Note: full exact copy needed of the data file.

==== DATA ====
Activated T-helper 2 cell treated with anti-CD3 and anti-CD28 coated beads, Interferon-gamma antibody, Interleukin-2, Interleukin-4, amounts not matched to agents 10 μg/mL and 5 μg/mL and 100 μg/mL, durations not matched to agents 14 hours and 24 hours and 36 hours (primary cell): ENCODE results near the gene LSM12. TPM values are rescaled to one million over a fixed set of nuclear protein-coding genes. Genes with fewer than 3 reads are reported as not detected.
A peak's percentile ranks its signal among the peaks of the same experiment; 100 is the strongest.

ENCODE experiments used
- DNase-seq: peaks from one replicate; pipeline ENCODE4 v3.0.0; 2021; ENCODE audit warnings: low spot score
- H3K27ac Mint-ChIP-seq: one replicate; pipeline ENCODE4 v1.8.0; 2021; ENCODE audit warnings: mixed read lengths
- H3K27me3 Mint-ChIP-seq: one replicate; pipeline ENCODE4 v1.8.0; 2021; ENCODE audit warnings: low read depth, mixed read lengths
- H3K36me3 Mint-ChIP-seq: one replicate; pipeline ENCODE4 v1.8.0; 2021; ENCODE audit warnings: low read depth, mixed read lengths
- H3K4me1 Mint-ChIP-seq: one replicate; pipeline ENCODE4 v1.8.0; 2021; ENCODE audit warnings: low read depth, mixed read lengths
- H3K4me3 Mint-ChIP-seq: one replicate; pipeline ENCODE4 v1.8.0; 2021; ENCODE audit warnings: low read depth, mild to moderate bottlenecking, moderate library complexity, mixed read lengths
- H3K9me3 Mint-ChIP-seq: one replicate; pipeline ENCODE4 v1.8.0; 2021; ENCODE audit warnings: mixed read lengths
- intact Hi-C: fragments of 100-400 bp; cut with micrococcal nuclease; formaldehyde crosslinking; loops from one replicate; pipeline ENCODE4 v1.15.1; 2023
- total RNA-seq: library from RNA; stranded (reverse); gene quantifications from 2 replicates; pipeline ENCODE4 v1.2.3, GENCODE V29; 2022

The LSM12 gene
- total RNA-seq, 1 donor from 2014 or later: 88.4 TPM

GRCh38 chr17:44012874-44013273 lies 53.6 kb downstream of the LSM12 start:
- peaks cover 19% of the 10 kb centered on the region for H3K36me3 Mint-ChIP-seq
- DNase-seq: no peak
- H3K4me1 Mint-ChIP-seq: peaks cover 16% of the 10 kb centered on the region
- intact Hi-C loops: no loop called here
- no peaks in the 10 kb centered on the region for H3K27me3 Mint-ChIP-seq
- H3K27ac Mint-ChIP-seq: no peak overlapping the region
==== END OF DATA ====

Activated T-helper 2 cell treated with anti-CD3 and anti-CD28 coated beads, Interferon-gamma antibody, Interleukin-2, Interleukin-4, amounts not matched to agents 10 μg/mL and 5 μg/mL and 100 μg/mL, durations not matched to agents 14 hours and 24 hours and 36 hours (primary cell): ENCODE results near the gene LSM12. TPM values are rescaled to one million over a fixed set of nuclear protein-coding genes. Genes with fewer than 3 reads are reported as not detected.
A peak's percentile ranks its signal among the peaks of the same experiment; 100 is the strongest.

ENCODE experiments used
- DNase-seq: peaks from one replicate; pipeline ENCODE4 v3.0.0; 2021; ENCODE audit warnings: low spot score
- H3K27ac Mint-ChIP-seq: one replicate; pipeline ENCODE4 v1.8.0; 2021; ENCODE audit warnings: mixed read lengths
- H3K27me3 Mint-ChIP-seq: one replicate; pipeline ENCODE4 v1.8.0; 2021; ENCODE audit warnings: low read depth, mixed read lengths
- H3K36me3 Mint-ChIP-seq: one replicate; pipeline ENCODE4 v1.8.0; 2021; ENCODE audit warnings: low read depth, mixed read lengths
- H3K4me1 Mint-ChIP-seq: one replicate; pipeline ENCODE4 v1.8.0; 2021; ENCODE audit warnings: low read depth, mixed read lengths
- H3K4me3 Mint-ChIP-seq: one replicate; pipeline ENCODE4 v1.8.0; 2021; ENCODE audit warnings: low read depth, mild to moderate bottlenecking, moderate library complexity, mixed read lengths
- H3K9me3 Mint-ChIP-seq: one replicate; pipeline ENCODE4 v1.8.0; 2021; ENCODE audit warnings: mixed read lengths
- intact Hi-C: fragments of 100-400 bp; cut with micrococcal nuclease; formaldehyde crosslinking; loops from one replicate; pipeline ENCODE4 v1.15.1; 2023
- total RNA-seq: library from RNA; stranded (reverse); gene quantifications from 2 replicates; pipeline ENCODE4 v1.2.3, GENCODE V29; 2022

The LSM12 gene
- total RNA-seq, 1 donor from 2014 or later: 88.4 TPM

GRCh38 chr17:44012874-44013273 lies 53.6 kb downstream of the LSM12 start:
- peaks cover 19% of the 10 kb centered on the region for H3K36me3 Mint-ChIP-seq
- DNase-seq: no peak
- H3K4me1 Mint-ChIP-seq: peaks cover 16% of the 10 kb centered on the region
- intact Hi-C loops: no loop called here
- no peaks in the 10 kb centered on the region for H3K27me3 Mint-ChIP-seq
- H3K27ac Mint-ChIP-seq: no peak overlapping the region